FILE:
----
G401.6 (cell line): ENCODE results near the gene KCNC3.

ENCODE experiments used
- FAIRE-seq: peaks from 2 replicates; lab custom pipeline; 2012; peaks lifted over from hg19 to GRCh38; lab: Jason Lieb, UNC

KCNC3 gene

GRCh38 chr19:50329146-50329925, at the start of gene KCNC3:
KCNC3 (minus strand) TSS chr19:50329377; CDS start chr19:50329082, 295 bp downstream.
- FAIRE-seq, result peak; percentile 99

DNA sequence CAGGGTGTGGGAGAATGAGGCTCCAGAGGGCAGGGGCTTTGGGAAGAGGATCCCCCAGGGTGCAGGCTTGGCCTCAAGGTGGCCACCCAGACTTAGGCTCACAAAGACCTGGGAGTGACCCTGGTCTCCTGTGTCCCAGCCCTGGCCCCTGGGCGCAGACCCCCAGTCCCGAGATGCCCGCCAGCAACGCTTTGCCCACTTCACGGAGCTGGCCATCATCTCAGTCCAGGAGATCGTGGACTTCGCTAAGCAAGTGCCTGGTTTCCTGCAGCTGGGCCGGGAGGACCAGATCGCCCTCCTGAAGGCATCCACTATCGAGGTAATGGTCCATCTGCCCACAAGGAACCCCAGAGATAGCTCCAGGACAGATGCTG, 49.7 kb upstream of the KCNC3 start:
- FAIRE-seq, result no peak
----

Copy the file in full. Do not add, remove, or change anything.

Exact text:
G401.6 (cell line): ENCODE results near the gene KCNC3.

ENCODE experiments used
- FAIRE-seq: peaks from 2 replicates; lab custom pipeline; 2012; peaks lifted over from hg19 to GRCh38; lab: Jason Lieb, UNC

KCNC3 gene

GRCh38 chr19:50329146-50329925, at the start of gene KCNC3:
KCNC3 (minus strand) TSS chr19:50329377; CDS start chr19:50329082, 295 bp downstream.
- FAIRE-seq, result peak; percentile 99

DNA sequence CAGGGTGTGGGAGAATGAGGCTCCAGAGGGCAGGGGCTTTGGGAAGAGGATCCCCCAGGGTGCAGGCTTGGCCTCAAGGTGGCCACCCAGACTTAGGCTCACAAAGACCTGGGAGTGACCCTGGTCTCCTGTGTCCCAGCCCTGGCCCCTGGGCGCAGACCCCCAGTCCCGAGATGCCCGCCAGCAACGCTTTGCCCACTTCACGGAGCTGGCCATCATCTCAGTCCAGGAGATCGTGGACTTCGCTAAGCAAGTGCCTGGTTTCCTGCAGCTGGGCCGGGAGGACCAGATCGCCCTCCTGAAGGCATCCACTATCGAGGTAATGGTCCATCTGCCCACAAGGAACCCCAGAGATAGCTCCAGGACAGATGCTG, 49.7 kb upstream of the KCNC3 start:
- FAIRE-seq, result no peak